The Golden-hooded Tanager (Tangara larvata) - also known as Tangara Capuchidorada in Spanish - is a medium-sized passerine bird.
This tanager averages 5 inches or 13 cm in length and weighs about 19 g.
The adult male has a golden head with a bluish face and black eyemask edged with violet blue above and below. The upperparts of the body are black except for the turquoise shoulders, rump and edgings of the wings and tail. The flanks are blue and the central belly is white.
Females have a greenish-yellowish tinge to the head, often with black spots on the crown (top of the head), and more extensively white underparts.
Juveniles are duller, with a green head, dark grey upperparts, off-white underparts, and little blue in the plumage.
Southern Mexico south to western Ecuador.
It resides from sea level to 1500 m altitude in the canopy of dense wet forests, along the Caribbean and southern Pacific slopes. They spend most of their time high up in tree canopies, in forest interior and semi-open sites such as forest edges, clearings and vegetated gardens.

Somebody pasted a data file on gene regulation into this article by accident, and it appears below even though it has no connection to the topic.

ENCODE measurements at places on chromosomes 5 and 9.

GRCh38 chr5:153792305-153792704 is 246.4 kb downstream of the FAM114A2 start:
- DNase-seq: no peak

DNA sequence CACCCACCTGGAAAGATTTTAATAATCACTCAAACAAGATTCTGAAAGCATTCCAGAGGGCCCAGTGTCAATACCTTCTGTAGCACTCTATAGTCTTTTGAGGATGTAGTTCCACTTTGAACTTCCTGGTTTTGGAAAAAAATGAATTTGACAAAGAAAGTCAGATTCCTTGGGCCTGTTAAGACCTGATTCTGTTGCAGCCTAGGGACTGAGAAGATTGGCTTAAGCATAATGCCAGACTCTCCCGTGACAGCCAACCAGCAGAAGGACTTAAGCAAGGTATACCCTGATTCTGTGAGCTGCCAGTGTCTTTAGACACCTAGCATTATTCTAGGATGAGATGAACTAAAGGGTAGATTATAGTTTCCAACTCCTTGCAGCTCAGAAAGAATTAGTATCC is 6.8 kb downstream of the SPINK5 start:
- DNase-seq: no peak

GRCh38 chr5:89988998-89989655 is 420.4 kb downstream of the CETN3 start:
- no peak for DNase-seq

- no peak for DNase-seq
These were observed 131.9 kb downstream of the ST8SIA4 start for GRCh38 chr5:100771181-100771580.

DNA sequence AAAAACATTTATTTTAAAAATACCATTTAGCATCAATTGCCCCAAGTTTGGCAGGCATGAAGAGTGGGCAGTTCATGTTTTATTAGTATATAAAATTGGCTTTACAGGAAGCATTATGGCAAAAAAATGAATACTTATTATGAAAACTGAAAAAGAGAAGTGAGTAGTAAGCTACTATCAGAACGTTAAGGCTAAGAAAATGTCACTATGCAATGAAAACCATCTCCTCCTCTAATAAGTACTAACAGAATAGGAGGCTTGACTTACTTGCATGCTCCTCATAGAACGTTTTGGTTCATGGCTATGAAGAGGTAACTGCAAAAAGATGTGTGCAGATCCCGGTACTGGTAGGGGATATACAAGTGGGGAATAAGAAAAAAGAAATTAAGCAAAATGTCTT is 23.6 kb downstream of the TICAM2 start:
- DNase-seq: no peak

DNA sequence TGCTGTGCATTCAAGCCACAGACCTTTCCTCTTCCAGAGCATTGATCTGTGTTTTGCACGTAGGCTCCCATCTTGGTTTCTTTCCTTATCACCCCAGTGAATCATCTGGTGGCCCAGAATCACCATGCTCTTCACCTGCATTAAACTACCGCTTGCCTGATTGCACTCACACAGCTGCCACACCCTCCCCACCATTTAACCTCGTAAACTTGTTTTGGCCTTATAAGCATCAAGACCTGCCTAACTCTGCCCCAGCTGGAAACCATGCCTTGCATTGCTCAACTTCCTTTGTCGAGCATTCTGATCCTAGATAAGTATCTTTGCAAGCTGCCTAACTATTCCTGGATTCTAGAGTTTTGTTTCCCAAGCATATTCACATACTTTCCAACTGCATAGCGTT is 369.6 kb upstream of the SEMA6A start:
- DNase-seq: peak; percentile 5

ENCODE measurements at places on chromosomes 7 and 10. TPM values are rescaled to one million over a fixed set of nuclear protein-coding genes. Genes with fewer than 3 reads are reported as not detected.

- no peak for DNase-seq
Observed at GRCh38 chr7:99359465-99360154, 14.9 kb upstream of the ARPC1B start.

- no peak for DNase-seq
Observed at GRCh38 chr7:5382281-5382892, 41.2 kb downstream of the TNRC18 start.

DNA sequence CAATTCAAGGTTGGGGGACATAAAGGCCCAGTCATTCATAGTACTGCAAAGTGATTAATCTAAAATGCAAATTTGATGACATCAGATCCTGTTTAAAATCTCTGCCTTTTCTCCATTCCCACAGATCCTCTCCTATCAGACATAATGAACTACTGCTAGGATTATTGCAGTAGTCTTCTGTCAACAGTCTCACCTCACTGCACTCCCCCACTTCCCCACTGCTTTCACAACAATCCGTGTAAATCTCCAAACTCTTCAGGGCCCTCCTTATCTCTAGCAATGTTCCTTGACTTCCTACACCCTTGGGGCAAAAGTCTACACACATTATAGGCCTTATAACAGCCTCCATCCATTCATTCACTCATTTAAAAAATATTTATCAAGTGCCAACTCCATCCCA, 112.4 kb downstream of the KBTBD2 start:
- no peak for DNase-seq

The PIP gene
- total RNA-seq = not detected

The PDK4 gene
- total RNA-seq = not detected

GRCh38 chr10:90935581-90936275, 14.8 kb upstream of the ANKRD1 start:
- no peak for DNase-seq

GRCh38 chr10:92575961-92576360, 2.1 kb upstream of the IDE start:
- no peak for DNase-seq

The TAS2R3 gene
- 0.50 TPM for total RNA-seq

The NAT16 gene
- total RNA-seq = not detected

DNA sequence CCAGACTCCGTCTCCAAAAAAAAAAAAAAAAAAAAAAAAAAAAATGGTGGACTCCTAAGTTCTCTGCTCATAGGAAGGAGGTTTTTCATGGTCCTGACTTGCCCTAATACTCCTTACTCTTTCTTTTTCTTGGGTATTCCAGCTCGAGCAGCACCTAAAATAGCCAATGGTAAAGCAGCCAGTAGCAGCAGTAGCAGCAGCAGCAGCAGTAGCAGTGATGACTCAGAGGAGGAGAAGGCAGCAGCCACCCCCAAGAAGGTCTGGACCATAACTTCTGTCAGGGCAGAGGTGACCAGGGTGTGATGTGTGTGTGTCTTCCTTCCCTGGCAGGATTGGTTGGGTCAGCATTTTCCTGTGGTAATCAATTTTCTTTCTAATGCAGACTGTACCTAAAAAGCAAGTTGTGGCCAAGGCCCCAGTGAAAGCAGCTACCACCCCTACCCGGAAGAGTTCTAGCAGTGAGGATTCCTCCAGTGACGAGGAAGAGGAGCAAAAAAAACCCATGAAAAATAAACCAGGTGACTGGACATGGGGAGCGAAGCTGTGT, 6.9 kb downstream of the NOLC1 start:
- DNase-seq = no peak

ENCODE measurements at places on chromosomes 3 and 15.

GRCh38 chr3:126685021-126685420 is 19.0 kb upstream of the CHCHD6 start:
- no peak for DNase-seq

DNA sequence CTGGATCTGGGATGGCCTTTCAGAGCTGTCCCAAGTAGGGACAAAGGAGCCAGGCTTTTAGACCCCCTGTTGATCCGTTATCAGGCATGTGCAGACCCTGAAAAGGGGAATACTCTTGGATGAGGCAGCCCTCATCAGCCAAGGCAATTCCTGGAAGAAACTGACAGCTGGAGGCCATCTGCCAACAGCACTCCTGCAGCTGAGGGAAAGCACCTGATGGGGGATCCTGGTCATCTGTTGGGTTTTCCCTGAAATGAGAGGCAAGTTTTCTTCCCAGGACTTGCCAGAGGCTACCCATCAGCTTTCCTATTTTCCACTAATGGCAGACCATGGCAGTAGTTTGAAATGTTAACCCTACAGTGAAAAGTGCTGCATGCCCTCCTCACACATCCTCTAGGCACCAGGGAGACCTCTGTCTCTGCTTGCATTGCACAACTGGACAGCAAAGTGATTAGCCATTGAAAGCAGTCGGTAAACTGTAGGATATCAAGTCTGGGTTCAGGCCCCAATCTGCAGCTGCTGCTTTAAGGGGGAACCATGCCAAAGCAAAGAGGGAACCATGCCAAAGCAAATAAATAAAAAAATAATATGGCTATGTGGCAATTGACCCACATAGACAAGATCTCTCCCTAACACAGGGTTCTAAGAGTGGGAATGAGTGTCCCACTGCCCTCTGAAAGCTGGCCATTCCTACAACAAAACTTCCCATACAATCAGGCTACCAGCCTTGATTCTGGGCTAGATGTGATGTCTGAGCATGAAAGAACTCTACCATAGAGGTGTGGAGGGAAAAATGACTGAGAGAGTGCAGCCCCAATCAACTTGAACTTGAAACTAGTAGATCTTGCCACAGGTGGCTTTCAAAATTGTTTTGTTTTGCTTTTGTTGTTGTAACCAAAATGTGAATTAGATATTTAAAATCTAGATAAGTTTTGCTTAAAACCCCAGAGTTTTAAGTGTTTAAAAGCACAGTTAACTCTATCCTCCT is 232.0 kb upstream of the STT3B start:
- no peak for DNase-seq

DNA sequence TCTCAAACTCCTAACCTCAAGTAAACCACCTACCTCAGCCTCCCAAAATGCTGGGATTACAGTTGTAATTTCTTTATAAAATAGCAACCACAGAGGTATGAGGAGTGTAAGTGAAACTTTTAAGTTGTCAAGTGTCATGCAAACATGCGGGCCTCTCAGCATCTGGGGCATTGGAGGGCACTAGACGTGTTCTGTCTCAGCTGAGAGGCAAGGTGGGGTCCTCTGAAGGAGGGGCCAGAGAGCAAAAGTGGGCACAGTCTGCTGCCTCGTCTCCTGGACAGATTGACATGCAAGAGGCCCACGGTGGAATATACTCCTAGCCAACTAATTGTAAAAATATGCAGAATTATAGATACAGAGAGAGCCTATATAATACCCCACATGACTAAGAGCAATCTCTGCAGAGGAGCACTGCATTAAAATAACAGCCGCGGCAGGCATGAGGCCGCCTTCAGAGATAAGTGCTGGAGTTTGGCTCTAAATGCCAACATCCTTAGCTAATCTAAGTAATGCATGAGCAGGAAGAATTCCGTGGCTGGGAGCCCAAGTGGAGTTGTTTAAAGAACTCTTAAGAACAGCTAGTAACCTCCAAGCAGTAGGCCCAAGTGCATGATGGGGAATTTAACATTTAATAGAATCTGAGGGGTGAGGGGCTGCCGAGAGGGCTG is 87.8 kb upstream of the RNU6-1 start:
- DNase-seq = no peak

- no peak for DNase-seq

Golden-hooded Tanagers occur in pairs, family groups, or as part of a mixed-species feeding flock.
The cup nest is built in a tree fork or in a bunch of green bananas, and the normal clutch is two brown-blotched white eggs.
This species often double-clutches (lay one clutch immediately or shortly after the chicks from the first clutch hatched), and the young birds from the first clutch assist with feeding the second brood of chicks.
Calls / Vocalizations
The Golden-hooded Tanager’s call is a sharp tsit and the song is a tuneless rattled series of tick sounds.
They eat small fruit, usually swallowed whole, and insects.
Species Research by Sibylle Johnson
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